The strange story of ternary bent functions in 2 variables

Consider a function f:GF(3)^2\to GF(3).

Such functions are often studied in terms of their Walsh(-Hadamard) transforms – a complex-valued function on V=GF(3)^2 that can be defined as

W_f(u) =  \sum_{x \in V}  \zeta^{f(x)- \langle u,x\rangle},
where \zeta = e^{2\pi i/3}. We call f bent if
|W_f(u)|=3^{n/2},
for all u\in V (here n=2). Such ternary (or 3-ary) bent functions have been studied by a number of authors. Here we shall only consider those ternary bent functions of two variables which are even (in the sense f(-x)=f(x)) and f(\vec{0})=0.

Thanks to a Sage computation, there are precisely 18 such functions.

\begin{array}{cccccccccc}  {\rm bents}\backslash GF(3)^2 & (0, 0) & (1, 0) & (2, 0) & (0, 1) & (1, 1) & (2, 1) & (0,  2) & (1, 2) & (2, 2) \\ \hline  b1 & 0 & 1 & 1 & 1 & 2 & 2 & 1 & 2 & 2 \\  b2 & 0 & 2 & 2 & 1 & 0 & 0 & 1 & 0 & 0 \\  b3 & 0 & 1 & 1 & 2 & 0 & 0 & 2 & 0 & 0 \\  b4 & 0 & 2 & 2 & 0 & 1 & 0 & 0 & 0 & 1 \\  b5 & 0 & 0 & 0 & 2 & 1 & 0 & 2 & 0 & 1 \\  b6 & 0 & 1 & 1 & 0 & 2 & 0 & 0 & 0 & 2 \\  b7 & 0 & 0 & 0 & 1 & 2 & 0 & 1 & 0 & 2 \\  b8 & 0 & 2 & 2 & 0 & 0 & 1 & 0 & 1 & 0 \\  b9 & 0 & 0 & 0 & 2 & 0 & 1 & 2 & 1 & 0 \\  b10 & 0 & 2 & 2 & 2 & 1 & 1 & 2 & 1 & 1 \\  b11 & 0 & 0 & 0 & 0 & 2 & 1 & 0 & 1 & 2 \\  b12 & 0 & 2 & 2 & 1 & 2 & 1 & 1 & 1 & 2 \\  b13 & 0 & 1 & 1 & 2 & 2 & 1 & 2 & 1 & 2 \\  b14 & 0 & 1 & 1 & 0 & 0 & 2 & 0 & 2 & 0 \\  b15 & 0 & 0 & 0 & 1 & 0 & 2 & 1 & 2 & 0 \\  b16 & 0 & 0 & 0 & 0 & 1 & 2 & 0 & 2 & 1 \\  b17 & 0 & 0 & 0 & 0 & 0 & 0 & 0 & 0 & 0 \\  b18 & 0 & 1 & 1 & 2 & 1 & 2 & 2 & 2 & 1 \\  \end{array}

The (edge-weighted) Cayley graph of the second function b_2 is shown here (thanks to Sage):

cayley graph GF3 bent

cayley graph GF3 bent

When I showed this (actually, not just this graph but the print-outs of most of these Cayley graphs) to my colleague T.S. Michael, he observed that there is only one (up to iso) strongly regular (unweighted) graph of degree 4 with 9 vertices, and this is it!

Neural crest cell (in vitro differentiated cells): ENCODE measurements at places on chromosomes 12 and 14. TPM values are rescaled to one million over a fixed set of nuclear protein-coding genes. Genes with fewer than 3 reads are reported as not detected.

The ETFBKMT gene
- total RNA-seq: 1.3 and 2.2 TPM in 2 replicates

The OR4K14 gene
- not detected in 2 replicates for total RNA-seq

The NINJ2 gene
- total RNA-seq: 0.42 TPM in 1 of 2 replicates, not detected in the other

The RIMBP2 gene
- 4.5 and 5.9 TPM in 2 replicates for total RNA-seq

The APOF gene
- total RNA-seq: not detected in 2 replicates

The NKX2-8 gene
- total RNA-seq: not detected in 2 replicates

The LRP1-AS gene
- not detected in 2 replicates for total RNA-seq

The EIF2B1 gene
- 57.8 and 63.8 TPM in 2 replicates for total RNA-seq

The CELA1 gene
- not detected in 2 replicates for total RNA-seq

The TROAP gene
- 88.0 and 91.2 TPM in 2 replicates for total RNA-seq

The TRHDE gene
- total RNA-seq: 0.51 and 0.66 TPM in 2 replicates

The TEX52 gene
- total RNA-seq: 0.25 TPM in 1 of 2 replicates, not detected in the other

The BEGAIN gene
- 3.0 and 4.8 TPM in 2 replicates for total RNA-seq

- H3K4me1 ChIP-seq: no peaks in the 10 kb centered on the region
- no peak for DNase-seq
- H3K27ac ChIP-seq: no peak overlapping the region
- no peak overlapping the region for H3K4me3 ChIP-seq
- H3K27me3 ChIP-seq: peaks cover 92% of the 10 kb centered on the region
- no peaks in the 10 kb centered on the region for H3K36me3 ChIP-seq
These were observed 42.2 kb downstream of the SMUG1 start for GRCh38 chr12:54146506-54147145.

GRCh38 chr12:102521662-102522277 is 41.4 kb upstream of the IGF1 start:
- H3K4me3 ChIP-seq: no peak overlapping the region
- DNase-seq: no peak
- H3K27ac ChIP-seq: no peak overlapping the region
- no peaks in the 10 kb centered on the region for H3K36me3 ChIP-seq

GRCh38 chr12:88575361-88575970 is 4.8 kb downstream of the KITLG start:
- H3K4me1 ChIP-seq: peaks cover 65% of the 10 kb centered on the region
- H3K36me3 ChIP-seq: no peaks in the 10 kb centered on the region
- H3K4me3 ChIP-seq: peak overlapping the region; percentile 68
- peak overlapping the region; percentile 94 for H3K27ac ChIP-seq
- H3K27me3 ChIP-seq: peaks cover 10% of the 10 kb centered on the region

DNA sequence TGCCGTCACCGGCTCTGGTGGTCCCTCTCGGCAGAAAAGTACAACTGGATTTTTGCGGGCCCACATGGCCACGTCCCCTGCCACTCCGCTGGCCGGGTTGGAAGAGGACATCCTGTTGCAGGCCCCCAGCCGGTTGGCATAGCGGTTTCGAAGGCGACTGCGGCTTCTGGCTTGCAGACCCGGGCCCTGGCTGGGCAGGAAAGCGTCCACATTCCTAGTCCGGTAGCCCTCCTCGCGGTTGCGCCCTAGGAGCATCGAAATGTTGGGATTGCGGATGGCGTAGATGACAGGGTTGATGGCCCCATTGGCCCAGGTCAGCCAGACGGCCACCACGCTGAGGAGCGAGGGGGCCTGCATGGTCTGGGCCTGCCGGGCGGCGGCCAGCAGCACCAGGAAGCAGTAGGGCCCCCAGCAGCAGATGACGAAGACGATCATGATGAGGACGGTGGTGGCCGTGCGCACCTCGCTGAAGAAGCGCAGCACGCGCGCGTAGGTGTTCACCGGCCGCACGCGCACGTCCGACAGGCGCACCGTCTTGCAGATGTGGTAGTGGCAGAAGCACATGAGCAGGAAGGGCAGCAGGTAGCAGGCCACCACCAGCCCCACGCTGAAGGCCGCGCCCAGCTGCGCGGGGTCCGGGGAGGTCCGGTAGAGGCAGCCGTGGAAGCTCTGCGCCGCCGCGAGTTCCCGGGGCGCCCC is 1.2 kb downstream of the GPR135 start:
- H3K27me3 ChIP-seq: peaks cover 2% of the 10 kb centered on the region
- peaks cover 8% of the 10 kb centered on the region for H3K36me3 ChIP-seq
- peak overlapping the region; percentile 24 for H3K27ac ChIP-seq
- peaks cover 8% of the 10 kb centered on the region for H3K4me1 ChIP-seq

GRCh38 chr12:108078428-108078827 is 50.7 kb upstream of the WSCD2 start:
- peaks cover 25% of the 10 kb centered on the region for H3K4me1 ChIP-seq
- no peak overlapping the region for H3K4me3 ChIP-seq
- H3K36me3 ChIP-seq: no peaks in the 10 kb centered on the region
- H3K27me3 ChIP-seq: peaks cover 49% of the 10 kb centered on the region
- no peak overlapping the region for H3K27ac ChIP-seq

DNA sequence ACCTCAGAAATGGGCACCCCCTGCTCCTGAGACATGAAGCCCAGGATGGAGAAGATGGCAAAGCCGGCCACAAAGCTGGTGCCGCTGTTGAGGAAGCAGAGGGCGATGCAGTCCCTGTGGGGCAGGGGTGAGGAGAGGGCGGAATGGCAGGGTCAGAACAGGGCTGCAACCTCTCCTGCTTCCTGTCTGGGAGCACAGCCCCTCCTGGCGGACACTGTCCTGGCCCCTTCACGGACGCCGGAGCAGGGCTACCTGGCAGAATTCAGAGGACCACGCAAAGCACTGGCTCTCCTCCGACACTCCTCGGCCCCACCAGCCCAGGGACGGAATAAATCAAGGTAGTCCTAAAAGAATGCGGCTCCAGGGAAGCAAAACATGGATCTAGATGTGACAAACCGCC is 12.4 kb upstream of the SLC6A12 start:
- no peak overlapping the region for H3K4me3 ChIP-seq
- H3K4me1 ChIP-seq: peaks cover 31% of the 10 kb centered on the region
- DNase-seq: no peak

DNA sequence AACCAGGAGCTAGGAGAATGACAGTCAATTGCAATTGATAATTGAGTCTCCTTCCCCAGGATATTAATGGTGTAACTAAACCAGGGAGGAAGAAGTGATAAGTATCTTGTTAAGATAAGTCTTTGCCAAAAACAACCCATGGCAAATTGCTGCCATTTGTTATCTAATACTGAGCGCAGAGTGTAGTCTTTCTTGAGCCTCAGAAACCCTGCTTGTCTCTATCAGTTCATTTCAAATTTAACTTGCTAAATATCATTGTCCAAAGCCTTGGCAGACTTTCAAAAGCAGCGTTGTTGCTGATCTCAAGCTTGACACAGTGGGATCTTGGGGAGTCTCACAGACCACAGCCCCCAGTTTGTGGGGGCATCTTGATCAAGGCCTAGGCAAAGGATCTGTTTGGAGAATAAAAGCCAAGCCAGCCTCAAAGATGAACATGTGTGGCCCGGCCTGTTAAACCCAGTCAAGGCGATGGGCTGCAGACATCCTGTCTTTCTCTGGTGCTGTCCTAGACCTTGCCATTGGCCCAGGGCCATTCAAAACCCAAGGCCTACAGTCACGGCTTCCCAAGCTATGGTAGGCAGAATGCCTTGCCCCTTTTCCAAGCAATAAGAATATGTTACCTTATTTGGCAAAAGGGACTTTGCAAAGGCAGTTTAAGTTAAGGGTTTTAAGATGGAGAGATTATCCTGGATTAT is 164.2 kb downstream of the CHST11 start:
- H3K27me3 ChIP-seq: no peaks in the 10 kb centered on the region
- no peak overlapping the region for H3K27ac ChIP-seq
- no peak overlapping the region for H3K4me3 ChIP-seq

Here are some relationships they satisfy:

b_1=-b_{10}, \ \  b_2=-b_3, \ \  b_4 = -b_6, \ \  b_5 = -b_7, \ \  b_8=-b_{14},

b_9=-b_{15}, \ \  b_{11}=-b_{16}, \ \  b_{12}=-b_{18}, \ \  b_{13}=-b_{17},

b_1 = b_7+b_{14} = b_6+b_{15}, \ \  b_{10} = b_{4}+b_{9} = b_{5}+b_{8}, \ \  b_{12} = b_{2}+b_{11} = b_{7}+b_{8},

b_{13} = b_{3}+b_{11} = b_{6}+b_{9}, \ \  b_{17} = b_{2}+b_{16} = b_{4}+b_{15,}\ \  b_{18} = b_{3}+b_{16} = b_{5}+b_{14}.

Their supports are given as follows:

\{1,2,3,6\} = supp(b_2)=supp(b_3), \ \  \{1,2,4,8\} = supp(b_4)=supp(b_6),

\{1,2,5,7\} = supp(b_8)=supp(b_{14}), \ \  \{3,5,6,7\} = supp(b_9)=supp(b_{15}),

\{3,4,6,8\} = supp(b_{5})=supp(b_{7}),\ \  \{4,5,7,8\} = supp(b_{11})=supp(b_{16}),

\{1,2,3,4,5,6,7,8\} = supp(b_{1})=supp(b_{10})  = supp(b_{12})=supp(b_{13})  = supp(b_{17})=supp(b_{18}).

Note that all these functions are weight 4 or weight 8.

In fact, my colleague David Phillips and I found that if you consider their set of supports (together with the emptyset \emptyset),

S = \{ \emptyset \} \cup \{ {\rm supp}(f)\ |\ f:GF(3)^2\to GF(3), \ f(0)=0,\ f\ {\rm bent} \},
then S forms a group under the symmetric difference operator \Delta! In fact, S\cong GF(2)^3.

I told you this was strange!

The Sage code for this is rather involved but it can be found here: hadamard_transform.sage.

[1] Sage, mathematics software, sagemath.com.

3 thoughts on “The strange story of ternary bent functions in 2 variables

  1. Regarding b_2, a nicer/simpler picture would be to put the vertices onto a 3×3 grid, and then the maximum cliques containing the edges of the graph correspond to vertical and horisontal lines. Moreover, edge weights 1 (resp. 2) correspond to vertical (resp. horisontal) lines.

  2. Pingback: More odd examples of p-ary bent functions | Yet Another Mathblog

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